And the rest will be put into a mini-donation fund that I’m going to use as best I can to support local projects as I travel about, for example, in Peru, Bolivia and some of the poorest parts of Africa. I’ll keep a record on this blog of all donations spent.

So that’s it! I can kick off my shoes and lie back on the sofa…

…except that I fly out to Belize next Monday (via 3 days much needed holiday in New York). And that’s where the real hard work begins.

I could write some more at the moment about what I’m hoping to do, but I think I’ll now leave that until I get there. This seems to be a good point to sign off for a couple of weeks. After that I’m going to keep the blog updated with how I’m getting on in Belize and beyond that over the next 12 months. The itinerary (at the moment) is…

September to November – charity project in Belize.
December – Peru, Bolivia.
January – Chile, Easter Island, Tahiti.
February/March – Australia.
April – Thailand, Vietnam, Cambodia, Laos.
May – Nepal, Tibet, India.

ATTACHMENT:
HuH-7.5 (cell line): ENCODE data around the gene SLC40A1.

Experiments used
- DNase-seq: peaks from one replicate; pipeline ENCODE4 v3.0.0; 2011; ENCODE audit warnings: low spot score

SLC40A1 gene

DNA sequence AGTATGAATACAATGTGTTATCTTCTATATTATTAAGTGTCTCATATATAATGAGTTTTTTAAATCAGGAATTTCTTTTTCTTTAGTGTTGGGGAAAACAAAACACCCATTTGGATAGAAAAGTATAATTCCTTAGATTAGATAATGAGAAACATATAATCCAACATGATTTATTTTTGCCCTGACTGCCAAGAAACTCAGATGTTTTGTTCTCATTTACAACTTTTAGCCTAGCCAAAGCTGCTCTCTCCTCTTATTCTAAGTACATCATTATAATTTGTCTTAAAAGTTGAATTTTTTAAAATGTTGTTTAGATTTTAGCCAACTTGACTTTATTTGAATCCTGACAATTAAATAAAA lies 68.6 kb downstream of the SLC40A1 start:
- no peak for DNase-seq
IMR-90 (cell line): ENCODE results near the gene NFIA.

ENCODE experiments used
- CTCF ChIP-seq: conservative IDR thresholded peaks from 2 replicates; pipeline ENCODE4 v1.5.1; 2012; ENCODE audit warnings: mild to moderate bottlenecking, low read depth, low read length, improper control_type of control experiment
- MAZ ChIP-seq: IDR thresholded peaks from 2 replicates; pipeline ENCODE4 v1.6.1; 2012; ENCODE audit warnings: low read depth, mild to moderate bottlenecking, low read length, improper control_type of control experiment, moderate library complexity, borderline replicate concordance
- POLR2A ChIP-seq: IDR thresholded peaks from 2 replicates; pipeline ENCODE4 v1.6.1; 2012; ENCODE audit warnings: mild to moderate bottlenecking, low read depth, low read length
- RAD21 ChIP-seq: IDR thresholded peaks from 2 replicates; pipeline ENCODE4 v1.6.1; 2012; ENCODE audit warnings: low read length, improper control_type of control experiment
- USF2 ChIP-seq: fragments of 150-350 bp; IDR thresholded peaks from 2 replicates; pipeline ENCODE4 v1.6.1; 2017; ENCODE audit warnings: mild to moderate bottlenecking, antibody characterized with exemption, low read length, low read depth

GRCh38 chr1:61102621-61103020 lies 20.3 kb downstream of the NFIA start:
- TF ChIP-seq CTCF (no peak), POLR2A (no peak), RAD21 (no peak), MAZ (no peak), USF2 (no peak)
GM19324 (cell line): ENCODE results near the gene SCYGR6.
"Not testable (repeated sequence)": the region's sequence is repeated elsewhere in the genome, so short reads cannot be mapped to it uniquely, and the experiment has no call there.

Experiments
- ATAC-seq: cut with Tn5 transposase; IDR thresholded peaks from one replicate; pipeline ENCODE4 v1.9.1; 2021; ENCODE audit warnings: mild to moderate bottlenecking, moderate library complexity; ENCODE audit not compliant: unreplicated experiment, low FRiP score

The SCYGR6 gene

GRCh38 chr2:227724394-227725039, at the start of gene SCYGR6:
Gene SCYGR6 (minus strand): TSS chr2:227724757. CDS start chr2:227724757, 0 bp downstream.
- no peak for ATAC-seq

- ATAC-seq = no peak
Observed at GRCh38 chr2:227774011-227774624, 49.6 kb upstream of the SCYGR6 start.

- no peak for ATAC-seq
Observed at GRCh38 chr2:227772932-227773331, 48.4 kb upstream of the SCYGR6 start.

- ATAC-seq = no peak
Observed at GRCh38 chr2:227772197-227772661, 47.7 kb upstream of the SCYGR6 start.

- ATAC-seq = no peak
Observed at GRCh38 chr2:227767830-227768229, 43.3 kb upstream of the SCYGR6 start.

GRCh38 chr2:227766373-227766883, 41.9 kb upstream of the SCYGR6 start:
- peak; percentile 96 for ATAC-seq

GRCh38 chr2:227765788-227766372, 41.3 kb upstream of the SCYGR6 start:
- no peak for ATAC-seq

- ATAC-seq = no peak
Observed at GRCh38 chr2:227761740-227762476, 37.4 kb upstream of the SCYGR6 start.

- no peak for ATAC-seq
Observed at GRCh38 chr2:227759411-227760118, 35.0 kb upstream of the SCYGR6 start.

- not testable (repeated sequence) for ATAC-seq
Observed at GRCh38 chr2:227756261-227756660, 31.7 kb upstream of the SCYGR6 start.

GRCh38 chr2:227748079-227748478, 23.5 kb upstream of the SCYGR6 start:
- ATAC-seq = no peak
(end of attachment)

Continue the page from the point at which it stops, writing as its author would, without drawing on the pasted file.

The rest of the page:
June – Kenya, Uganda, Rwanda.
July – Tanzania, Malawi, Mozambique, Zimbabwe.
August – Botswana, Namibia, South Africa


Next stop New York…

12 miles done… for a total of 500 miles. Time for a nice lie down.

6 comments:

Graeme said...

Well done mate. I never thought you do it in the time allowed, especially given your two week break. For your next round the world trip, I'd recommend basing the pre-requisite charidee activity on one of the following songs instead -
8 miles high (using different elevators of Scotland only)
Amarillo (using the fewest airline connections possible from Prestwick)
Loch Lomond (using the fewest SPT connections possible from Girvan)
I can see for miles (a round the world trip on various airlines constantly looking out the window -surely a test of endurance)